Centre in a fix over court ruling on minimum wage to NREGS workers

Workers in other states could take cue from Karnataka

 
By Jyotika Sood
Last Updated: Saturday 04 July 2015

A recent judgement of the Karnataka High Court asking the Central government to pay arrears to workers employed under the rural job guarantee scheme is posing a big challenge for the Centre.

The court order of September 23 quashed the Centre's January, 2009 notification,  fixing the wage rate for agricultural labourers in Karnataka under the Mahatama Gandhi National Rural Guarantee Employment Scheme (MGNREGS) at Rs 82. The court held that the appropriate wage rate of Rs 119.42 (the state's minimum wage rate) should be paid with retrospective effect from January 1, 2009.

If the Centre abides by the decision, it would have a ripple effect as other states where wage rate paid under MGNREGS is less than the state wage rate. These states, too, would demand back wages. An official in the ministry of rural development said, “We are still weighing the options and it’s too soon to comment whether Central government will appeal against the order or not.” The Sonia Gandhi-led National Advisory Council (NAC) seem to be at odds on the issue.

NAC member NC Saxena says since the high court judgement is just for Karnataka, arrears should be paid to MGNREGS workers in the state only. “The final decision, however, is with the Centre,” he says.

However, National Advisory Council member Harsh Mander differs. He says the high  court judgement would form the basis for application in a wider area. “I don’t know whether the ruling will be binding across the country, but activists from other states, too, would demand arrears, which is justified,” says Mander.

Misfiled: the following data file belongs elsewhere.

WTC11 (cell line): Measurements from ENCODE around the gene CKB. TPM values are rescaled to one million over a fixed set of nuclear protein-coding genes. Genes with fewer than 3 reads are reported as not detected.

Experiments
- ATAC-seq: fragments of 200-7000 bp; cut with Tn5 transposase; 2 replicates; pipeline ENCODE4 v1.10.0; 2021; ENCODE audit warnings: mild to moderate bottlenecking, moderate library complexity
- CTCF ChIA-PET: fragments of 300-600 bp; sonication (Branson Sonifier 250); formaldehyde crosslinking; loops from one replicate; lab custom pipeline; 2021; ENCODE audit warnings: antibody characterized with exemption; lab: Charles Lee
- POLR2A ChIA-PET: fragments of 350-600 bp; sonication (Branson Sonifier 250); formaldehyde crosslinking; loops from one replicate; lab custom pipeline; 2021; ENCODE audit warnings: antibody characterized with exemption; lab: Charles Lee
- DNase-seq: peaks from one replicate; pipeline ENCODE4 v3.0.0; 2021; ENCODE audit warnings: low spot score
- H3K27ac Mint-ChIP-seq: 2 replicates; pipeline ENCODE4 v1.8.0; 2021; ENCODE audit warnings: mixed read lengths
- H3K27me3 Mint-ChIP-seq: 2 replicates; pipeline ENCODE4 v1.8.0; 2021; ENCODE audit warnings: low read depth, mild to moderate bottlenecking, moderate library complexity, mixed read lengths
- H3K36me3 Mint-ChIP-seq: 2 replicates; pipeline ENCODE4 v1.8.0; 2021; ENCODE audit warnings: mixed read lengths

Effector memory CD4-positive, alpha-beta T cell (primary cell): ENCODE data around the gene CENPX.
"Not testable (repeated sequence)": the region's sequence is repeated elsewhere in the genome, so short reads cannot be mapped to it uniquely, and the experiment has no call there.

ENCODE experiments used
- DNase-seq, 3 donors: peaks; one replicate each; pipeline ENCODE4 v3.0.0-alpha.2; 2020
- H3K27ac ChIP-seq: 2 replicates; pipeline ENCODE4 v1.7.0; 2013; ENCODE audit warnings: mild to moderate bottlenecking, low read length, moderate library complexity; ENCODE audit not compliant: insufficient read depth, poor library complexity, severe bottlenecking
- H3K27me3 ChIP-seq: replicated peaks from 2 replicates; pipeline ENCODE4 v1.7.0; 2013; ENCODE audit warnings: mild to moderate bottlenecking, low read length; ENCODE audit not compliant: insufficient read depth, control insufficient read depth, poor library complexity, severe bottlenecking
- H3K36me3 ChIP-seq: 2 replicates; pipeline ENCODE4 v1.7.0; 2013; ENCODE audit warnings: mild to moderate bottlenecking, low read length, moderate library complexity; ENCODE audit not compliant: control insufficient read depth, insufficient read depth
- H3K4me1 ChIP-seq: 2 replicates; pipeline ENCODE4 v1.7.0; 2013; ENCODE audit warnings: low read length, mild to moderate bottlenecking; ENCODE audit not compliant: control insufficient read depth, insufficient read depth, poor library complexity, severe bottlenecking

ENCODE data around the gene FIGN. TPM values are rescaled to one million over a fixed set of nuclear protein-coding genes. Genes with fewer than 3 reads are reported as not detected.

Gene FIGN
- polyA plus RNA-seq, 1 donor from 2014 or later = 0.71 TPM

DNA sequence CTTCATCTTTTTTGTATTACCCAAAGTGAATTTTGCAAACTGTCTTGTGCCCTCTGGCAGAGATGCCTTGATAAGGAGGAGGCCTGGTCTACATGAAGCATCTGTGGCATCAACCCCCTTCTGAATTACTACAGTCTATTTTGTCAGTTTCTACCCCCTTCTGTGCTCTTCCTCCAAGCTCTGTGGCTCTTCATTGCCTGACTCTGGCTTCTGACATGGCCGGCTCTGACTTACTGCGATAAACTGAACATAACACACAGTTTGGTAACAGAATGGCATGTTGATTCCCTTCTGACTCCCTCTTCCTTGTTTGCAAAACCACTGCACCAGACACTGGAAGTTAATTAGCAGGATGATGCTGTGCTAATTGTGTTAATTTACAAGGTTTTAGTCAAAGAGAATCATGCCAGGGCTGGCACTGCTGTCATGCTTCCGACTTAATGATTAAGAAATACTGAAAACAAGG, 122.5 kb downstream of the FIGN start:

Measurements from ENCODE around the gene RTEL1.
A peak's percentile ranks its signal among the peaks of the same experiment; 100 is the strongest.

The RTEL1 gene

The high court order says the Central Government cannot fix the wages for MGNREGS workers at less than the minimum wage fixed for agricultural labourers by the state government.

The Court said the wage rate notified by the Centre shall not be less than the minimum wage fixed by the state government under Section 3 of the Minimum Wages Act, 1948, for agricultural labourers applicable to that area. The Karnataka high court has given three months to the Centre to appeal, but sources in the ministry of rural development say that they are unlikely to challenge the high court directions.

One of the petitioners in the case, Guttedar V Malikayya, Member of Legislative Assembly of Karnataka says that inflation had forced people to file the petition in 2009 when the Centre had fixed the wage at Rs 82 under MGNREGS for the state. “The amount was pittance and we are happy that the court has directed the Central government to pay arrears to the labourers.” He added that the real victory would be when these MGNREGS workers get their dues and the judgement helps such workers across the country.

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Officials from the ministry of rural development say the ministry had revised the wage rates for MGNREGS workers this year only and that the wages are either matching or more than the state minimum wage rates in most of the states (see 'State-wise wage rate for labour under MGNREGS). He adds that the ministry is yet to calculate the amount that would have to be paid as arrears and what would be the implications if the judgement is obeyed.

 

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